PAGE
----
spiking 8 percent in January, foreclosures filings have resumed their downward
spiral RealtyTrac said today. Its U.S.
Foreclosure Market Report for February notes that filings, including default
notices, scheduled auctions, and bank repossessions or completed foreclosures,
decreased by 10 percent from January and were 27 percent below levels one year
earlier. There were a total of 112,498
filings during the month, the lowest monthly total since December 2006.
starts, which increased 10 percent in January retreated 9 percent in February
to a total of 51,842, a 98 month low and 27 percent lower than in February
2013. Foreclosure auctions were
scheduled for the first time on 47,715 properties, down 15 percent from the
previous month and 21 percent from a year earlier. Bank repossessions (REO) rose less than 1
percent from January to 30,307 but this was 33 percent below the completed foreclosures
in February 2013.
There were states that ran counter
to each of the national trends but it was not necessarily the same states seeing
increases in all categories. Nineteen
states had higher numbers of scheduled auctions than a year earlier with Oregon
jumping 389 percent and Utah and Connecticut each up over 140 percent. Connecticut was among the 15 states
with an increase in REO as well, jumping 162 percent, along with New York (108
percent), Maryland (98 percent), and New Jersey (90 percent). New Jersey also had the largest increase in
foreclosure starts with 126 percent more in February 2014 than in February
States with the highest foreclosure
rates in February were Florida, Maryland, and Nevada. But while Florida and
Nevada remain on a downward trajectory, Maryland continues to increase. It is now in second place nationally with a
filing for one in every 557 housing units after activity increased in February
for the 20th consecutive month.
On a year-over-year basis, Maryland foreclosure starts increased 15
percent, scheduled foreclosure auctions increased 36 percent, and bank
repossessions increased 98 percent.
Florida remains the most active
state for foreclosure filings with one in every 372 households affected. However, February marked the 12th
consecutive monthly drop in foreclosure starts and the sixth for decreases in
bank repossessions. Scheduled auctions
decreased 2 percent on an annual basis in February after increasing for 13
Nevada's activity also continued to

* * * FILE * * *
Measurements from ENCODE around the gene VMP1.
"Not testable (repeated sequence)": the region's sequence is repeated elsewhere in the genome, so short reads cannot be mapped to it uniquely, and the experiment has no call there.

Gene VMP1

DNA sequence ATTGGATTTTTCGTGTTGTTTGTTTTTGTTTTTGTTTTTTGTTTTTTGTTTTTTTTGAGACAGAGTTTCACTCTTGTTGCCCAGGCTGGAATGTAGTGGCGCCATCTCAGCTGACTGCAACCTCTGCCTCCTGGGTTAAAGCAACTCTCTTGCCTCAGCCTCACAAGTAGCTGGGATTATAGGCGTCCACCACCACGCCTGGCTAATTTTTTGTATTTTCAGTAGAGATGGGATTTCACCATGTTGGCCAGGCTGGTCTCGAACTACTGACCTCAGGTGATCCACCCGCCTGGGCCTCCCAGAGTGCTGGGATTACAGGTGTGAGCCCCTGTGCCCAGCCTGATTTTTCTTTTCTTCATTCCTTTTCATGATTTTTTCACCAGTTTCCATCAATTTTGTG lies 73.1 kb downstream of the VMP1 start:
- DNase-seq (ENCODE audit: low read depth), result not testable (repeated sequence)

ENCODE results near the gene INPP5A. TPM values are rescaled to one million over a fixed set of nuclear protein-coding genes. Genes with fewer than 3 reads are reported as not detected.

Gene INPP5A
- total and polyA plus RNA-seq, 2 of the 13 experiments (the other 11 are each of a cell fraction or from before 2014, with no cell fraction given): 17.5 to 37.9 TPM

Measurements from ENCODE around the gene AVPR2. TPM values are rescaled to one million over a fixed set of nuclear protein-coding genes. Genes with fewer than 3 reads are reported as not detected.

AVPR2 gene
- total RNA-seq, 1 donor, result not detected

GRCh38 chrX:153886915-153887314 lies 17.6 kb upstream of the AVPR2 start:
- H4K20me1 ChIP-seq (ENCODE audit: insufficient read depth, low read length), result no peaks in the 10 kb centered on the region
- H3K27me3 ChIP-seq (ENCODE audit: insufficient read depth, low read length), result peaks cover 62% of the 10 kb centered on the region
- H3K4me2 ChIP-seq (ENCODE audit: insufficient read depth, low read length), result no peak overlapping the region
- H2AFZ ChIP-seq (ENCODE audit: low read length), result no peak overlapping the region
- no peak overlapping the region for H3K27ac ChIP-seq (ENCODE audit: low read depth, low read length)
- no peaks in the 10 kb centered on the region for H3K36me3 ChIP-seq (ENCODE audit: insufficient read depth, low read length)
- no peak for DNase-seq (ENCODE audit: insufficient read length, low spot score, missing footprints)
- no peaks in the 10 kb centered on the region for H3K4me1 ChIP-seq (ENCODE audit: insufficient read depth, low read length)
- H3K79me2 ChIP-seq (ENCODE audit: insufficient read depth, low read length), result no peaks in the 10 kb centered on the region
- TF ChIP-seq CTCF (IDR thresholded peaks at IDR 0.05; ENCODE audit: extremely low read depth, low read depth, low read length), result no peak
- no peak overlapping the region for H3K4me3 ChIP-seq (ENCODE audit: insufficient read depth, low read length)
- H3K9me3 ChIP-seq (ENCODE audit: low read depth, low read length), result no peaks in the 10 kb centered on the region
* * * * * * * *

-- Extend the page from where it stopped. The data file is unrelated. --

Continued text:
fall, decreasing 16 percent month over month and 49 percent from the previous
year. The state still posted the nation's
third highest foreclosure rate - one in every 633 housing units with a
Other states in the top five for
foreclosure activity were New Jersey and Illinois. New
Jersey had a filing on one in every 739 housing units, Illinois on one in 811.
Nine of the top 10 metro foreclosure
rates in February were posted by cities in Florida, along with Atlantic City,
N.J., where overall foreclosure activity increased 254 percent from a year ago.
The RealtyTrac report also included
updated information on what it calls zombie foreclosures, properties that were
left vacant by the distressed homeowners.
The company estimated that 152,033 properties, 21 percent of all
properties in foreclosure, had been abandoned as of the first quarter of
2014. This does not include vacant
bank-owned properties. The properties
had been in the foreclosure process an average of 1,031 days.
The number of zombie foreclosures
nationwide did not change substantially from RealtyTrac's report in the third
quarter of 2013, but some states saw substantial increases in owner-vacated
properties. They increased 27 percent in
Michigan, 14 percent in New Jersey, and 21 percent in Nevada. The largest number of such abandoned
properties were in Florida, which houses almost 55,000 of them, Illinois, New
York, and New Jersey. States with the
longest average time in foreclosure for owner-vacated foreclosures included
Arkansas (1,128 days), Hawaii (1,112 days), Florida (1,095 days), Nevada (1,055
days), and New York (1,037 days).
"Cold weather and a short
month certainly contributed to a seasonal drop in foreclosure activity in
February, but the reality is that new activity is no longer the biggest threat
to the housing market when it comes to foreclosures," said Daren Blomquist,
vice president at RealtyTrac. "The biggest threat from foreclosures going
forward is properties that have been lingering in the foreclosure process for
years, many of them vacant with neither the distressed homeowner or the
foreclosing lender taking responsibility for maintenance and upkeep of the home
- or at the very least facilitating a sale to a new homeowner more likely to
perform needed upkeep and maintenance.
"One in every five homes in
the foreclosure process nationwide have been vacated by the distressed
homeowner, but it is closer to one in three foreclosures in some cities,"
Blomquist added. "These properties drag down home values in the surrounding
neighborhood and contribute to a climate of uncertainty and low inventory in
local housing markets."